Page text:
The Equals perform "Police On My Back"


#1

Originally published at: http://boingboing.net/2017/02/22/the-equals-perform-police-on.html


#2

Love it. On “pressure drop”, my fave has always been the Specials version :

#whynotbothgif


#3

Hey maybe this is a good place to ask this question. Can SOMEONE explain to me what song/songs by The Clash make them “punk rock”, and not peppy danceable light pop music?


#4

that’s what forty years will do to art

just ask the Impressionists, and their critics, about prints of their paintings hanging in suburban kitchens


#5

But like… I was alive in the 70s/80s. Even at the time I didn’t understand how “Rock the Casbah” is more like the Sex Pistols than it is like… I dunno… Rick Springfield. Is it just because mohawks?


#6

Most of the first album, particularly ‘White Riot’ (claims that ‘punk died when The Clash signed to CBS’ notwithstanding).


#7

Huh. Yeah, I can see that. (I’m not sure I’ve ever heard a single song from that album, which explains my 30-year confusion.) Kind of a remarkably rapid stylistic ride from that to “Lost in the Supermarket”, eh?


#9

40 years is what makes them punk. You have to view them in the time they were putting out music.

Also, too, the lyrics didn’t hurt.


#10

Regardless of title people want to hang on their music, they were good.


#11

As a general rule, the Toots & The Maytals version is always better…

cf Louie Louie

and Take Me Home Country Roads


#12

The motivations of The Clash were dramatically different from those of Rick Springfield. They might have had “catchy dance-able” music because of their affection for ska and reggae, but their message was miles off. Rick Springfield’s goal was “Be on TV, Get Famous, Get Money”. I’m not aware of his activism in the same way I am of that of Joe Strummer’s.

The Clash feature pretty heavily in Don Letts’ The Punk Rock Movie, and you can kind of get a sense that they’re kind of operating differently from even the other punk musicians featured.


#13

In fact, even this very example, Rock the Casbah tells of how a popular uprising against oppressive middle eastern regimes can result when their leaders push one step too far. Inspired by the right-wing bans on western music and culture. That seems relevant even today in the time of ISIS and the Arab Spring.

From what I can tell, Jessie’s Girl is about a girl Rick Springfield wanted to bang, but who “belonged” to Jessie, so, you know, bummer.

There were lots of punk songs like that too obviously, it’s just that this example of a Clash song couldn’t be more different from Rick Springfield.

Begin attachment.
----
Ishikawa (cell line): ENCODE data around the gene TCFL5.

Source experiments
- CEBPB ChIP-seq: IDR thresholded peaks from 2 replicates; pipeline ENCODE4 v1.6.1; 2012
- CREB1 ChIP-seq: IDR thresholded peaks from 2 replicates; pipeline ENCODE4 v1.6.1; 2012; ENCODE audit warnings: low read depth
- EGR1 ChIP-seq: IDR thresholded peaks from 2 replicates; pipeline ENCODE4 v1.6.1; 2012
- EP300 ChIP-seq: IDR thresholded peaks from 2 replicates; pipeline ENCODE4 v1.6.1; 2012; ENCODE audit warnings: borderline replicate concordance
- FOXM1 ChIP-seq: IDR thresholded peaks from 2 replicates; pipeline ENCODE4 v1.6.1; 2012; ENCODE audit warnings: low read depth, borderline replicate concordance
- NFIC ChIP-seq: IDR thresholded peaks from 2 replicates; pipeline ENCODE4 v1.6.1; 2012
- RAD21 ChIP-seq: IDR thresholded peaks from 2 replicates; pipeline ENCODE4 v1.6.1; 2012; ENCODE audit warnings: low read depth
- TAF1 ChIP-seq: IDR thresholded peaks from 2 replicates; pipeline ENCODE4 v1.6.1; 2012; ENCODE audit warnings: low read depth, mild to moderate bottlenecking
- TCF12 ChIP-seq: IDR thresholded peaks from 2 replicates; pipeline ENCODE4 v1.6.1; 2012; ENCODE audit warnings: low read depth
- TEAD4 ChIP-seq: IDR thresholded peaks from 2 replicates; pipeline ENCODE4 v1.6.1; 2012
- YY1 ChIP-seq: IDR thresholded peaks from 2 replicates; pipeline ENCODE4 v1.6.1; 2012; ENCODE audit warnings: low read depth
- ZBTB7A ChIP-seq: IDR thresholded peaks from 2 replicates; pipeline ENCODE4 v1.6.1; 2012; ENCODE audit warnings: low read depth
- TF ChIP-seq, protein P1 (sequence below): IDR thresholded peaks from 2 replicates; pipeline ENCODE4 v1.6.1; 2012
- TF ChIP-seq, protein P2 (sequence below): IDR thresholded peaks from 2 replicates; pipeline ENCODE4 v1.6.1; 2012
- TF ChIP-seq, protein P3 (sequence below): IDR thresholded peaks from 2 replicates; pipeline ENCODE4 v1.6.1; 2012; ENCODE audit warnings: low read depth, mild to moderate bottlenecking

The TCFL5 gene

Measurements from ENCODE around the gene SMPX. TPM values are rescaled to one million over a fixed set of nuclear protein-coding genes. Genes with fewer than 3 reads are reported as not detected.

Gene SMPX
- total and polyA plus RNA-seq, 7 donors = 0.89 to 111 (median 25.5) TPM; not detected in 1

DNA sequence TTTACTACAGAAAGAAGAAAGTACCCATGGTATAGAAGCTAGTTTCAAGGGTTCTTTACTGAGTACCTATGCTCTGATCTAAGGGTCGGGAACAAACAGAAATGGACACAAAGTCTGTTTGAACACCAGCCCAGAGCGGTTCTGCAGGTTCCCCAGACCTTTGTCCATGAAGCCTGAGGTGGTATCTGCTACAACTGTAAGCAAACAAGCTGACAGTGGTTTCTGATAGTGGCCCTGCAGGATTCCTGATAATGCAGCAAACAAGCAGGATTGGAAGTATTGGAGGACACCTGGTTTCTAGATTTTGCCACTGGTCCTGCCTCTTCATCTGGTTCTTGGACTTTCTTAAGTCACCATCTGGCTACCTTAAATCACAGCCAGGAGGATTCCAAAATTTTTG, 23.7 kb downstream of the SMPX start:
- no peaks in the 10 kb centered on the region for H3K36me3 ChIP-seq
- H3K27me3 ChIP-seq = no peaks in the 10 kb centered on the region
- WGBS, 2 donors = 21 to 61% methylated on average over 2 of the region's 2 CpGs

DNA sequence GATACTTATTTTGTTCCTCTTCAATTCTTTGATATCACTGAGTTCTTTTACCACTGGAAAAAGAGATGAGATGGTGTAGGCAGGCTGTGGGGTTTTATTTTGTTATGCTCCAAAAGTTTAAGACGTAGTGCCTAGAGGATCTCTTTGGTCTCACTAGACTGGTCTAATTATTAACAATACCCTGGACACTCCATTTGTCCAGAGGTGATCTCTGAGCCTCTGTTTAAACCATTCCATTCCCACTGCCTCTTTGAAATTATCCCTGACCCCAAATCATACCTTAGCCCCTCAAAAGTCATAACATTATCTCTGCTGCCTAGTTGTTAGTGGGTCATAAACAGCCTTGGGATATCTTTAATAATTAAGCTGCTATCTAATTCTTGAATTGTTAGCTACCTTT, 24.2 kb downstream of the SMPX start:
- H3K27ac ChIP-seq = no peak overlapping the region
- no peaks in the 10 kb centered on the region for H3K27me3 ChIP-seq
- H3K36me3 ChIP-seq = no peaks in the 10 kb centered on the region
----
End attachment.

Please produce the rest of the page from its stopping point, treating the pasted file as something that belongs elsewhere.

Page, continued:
London Calling is another great example of people not listening to hear what’s actually being said. It’s just all Union Jacks and James Bond Villains parachuting from the sky.


#14

Sure, but edgy political lyrics can’t erase that disco bass-line, IMHO. Musical styles are defined primarily by the MUSIC, not the lyrics.


#15

The first time I became aware of Robert Palmer was hearing his version of 'Pressure Drop’


#16

As someone who was involved in lots of recording projects from punk to reggae to barely classifiable I disagree.

As for the bass line for Rock The Casbah read the “recording” section here


#17

Even aside from The Clash’s connections to the reggae scene there’s always been a tradition in Jamaican music of covers and interpretations


#19

But doesn’t the fact that it reached #8 on the “dance charts” underline my original point though? That the songs most people know The Clash by are basically (lyrics notwitshtanding) peppy danceable pop songs?


#20

I dont think so. Hardly the first or last time that “genre hopping” of sales charts happened.

Perhaps you are trying to argue from a position of “commercial success disqualifies a band from the punk genre”?

What most people know doesnt change the content. “Everybody knows” Born in the USA but do they understand the content? Same here.

As for dancable pop, go back to any The Clash album and tell me that you dont hear the pop/rock sensibility of Mick Jones guitar work or lyrics.

Or perhaps you are trying to argue that “Punk music as a genre cant be peppy or pop”?


#21

I’m really not trying to ARGUE anything. I was honestly asking… look… I know like 8 or 10 Clash songs. None of them has any of the stylistic characteristics that I associate with the term “Punk Rock”. So someone explain to me why this is.

So far the guy that said - “just listen to the first album” - provided the best answer.


#22

OK so you are not familiar with their work beyond “best hits”, probably then listening to the first two albums would help you if your idea of punk is limited to the late 70s sound.

I dont know what you think punk rock is. If your idea is limited to Sex Pistols, Black Flag, Dead Kennedys then yeah, The Clash is going to sound like radio rock.

Punk was a very wide spectrum of tempo, lyrics & tones. Its impossible to point to any one thing as definitive of “Punk”. The Ramones had plenty of bubblegum tracks, Black Flag could easily sound metal, Bad Brains had just as much reggae as thrash, Minor Threat covered The Monkeees, etc etc etc. and thats just big name bands.

Its not just that 40 years have changed things, its not just that only The Clash’s first album would fit your expectation, its probably that your expectation is limited to begin with.

The Clash was punk because they were punk. Its a tautology but its also true. They were there at the defining moments in the UK and refused to be limited by what anyone expected of them as time went on.